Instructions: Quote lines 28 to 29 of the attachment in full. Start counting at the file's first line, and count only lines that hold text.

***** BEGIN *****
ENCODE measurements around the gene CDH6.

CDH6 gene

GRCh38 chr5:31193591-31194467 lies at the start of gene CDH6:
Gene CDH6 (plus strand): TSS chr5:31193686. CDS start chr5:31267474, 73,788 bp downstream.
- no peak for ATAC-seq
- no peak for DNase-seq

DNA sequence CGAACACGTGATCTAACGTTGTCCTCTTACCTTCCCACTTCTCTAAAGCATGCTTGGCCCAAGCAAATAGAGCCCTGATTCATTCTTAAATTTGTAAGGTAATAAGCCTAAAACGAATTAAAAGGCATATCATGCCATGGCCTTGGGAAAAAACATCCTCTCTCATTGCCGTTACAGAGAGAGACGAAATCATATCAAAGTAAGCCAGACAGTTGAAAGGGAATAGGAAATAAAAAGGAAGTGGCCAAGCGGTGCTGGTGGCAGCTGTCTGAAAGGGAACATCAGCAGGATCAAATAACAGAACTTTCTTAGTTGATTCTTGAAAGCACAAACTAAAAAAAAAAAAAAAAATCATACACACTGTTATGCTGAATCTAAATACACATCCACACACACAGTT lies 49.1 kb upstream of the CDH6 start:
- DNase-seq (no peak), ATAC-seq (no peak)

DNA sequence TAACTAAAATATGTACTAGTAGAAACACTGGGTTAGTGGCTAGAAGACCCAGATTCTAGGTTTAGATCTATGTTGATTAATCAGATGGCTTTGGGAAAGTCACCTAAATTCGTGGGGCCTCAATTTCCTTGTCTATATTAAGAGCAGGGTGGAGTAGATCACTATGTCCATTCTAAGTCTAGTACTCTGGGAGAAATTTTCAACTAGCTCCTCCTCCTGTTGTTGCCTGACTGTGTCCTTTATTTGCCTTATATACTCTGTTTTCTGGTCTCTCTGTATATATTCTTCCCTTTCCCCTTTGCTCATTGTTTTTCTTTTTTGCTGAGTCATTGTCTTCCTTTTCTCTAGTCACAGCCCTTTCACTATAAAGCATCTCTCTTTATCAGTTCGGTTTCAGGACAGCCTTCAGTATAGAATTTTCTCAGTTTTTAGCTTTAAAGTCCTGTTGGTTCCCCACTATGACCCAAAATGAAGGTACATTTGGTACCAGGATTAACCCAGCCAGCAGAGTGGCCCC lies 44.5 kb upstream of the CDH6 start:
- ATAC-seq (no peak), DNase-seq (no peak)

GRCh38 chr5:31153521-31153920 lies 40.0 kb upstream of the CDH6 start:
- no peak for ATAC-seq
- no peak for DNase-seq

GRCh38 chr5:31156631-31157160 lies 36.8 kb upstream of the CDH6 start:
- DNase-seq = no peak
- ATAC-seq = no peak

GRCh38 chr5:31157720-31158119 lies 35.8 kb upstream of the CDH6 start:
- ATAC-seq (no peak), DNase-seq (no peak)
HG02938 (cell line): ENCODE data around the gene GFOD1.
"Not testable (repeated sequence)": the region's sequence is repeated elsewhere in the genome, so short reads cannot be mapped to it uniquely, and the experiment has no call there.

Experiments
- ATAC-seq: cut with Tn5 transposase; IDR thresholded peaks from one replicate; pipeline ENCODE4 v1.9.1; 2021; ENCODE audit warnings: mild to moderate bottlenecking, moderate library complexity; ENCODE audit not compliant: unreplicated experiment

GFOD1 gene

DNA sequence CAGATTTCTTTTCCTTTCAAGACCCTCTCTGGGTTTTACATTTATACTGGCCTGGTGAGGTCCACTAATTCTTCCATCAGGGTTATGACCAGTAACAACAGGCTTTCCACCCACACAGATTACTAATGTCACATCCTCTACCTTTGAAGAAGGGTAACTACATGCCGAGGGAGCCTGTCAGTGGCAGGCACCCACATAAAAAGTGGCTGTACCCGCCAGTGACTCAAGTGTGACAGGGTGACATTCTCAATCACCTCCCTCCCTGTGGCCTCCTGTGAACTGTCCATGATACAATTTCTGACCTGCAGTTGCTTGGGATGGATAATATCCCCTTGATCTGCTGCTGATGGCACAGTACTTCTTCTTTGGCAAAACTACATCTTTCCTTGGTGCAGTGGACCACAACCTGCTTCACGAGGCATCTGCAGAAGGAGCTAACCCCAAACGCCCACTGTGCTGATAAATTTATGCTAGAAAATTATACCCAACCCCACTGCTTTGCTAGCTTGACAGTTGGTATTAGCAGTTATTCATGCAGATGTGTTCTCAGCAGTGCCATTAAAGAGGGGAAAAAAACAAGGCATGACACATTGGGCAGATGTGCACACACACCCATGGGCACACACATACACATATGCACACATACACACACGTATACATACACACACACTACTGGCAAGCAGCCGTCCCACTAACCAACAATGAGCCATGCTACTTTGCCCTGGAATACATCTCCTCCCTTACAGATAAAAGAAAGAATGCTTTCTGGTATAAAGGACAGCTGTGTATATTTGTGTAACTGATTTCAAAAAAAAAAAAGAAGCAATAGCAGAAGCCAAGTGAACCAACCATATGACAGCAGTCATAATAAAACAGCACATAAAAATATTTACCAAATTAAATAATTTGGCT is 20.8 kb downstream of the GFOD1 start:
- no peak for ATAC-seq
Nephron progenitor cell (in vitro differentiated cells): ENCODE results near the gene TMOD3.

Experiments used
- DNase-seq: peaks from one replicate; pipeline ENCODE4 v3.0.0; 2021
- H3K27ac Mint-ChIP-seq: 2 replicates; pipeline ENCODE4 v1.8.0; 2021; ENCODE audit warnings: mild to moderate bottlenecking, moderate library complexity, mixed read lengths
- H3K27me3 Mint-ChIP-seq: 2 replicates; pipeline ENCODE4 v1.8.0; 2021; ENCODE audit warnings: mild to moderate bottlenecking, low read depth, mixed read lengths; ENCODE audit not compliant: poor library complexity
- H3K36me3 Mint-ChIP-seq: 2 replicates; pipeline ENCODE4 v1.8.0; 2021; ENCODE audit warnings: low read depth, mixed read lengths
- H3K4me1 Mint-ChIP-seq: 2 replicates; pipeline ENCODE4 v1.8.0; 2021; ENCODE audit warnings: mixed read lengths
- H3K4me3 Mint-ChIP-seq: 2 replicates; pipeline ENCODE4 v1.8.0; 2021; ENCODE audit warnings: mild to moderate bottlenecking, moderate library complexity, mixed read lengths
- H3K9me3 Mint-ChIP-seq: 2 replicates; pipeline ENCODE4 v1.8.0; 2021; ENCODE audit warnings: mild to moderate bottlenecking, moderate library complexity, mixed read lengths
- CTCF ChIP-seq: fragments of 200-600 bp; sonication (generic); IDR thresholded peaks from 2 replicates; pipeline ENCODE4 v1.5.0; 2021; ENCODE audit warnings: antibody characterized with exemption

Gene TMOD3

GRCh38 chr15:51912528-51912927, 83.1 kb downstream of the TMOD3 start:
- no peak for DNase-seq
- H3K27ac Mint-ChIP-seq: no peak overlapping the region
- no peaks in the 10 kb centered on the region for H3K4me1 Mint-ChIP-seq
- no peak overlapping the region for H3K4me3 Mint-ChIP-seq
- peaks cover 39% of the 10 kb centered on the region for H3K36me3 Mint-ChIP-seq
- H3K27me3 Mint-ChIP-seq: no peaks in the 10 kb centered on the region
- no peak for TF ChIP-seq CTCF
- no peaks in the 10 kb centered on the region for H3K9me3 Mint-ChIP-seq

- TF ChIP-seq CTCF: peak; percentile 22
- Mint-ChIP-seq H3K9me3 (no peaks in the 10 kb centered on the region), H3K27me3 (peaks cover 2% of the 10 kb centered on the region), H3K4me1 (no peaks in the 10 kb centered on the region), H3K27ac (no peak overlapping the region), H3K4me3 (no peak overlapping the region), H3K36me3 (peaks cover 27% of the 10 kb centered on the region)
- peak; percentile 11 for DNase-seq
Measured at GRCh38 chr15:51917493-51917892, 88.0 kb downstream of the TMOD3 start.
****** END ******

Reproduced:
- DNase-seq: peaks from one replicate; pipeline ENCODE4 v3.0.0; 2021
- H3K27ac Mint-ChIP-seq: 2 replicates; pipeline ENCODE4 v1.8.0; 2021; ENCODE audit warnings: mild to moderate bottlenecking, moderate library complexity, mixed read lengths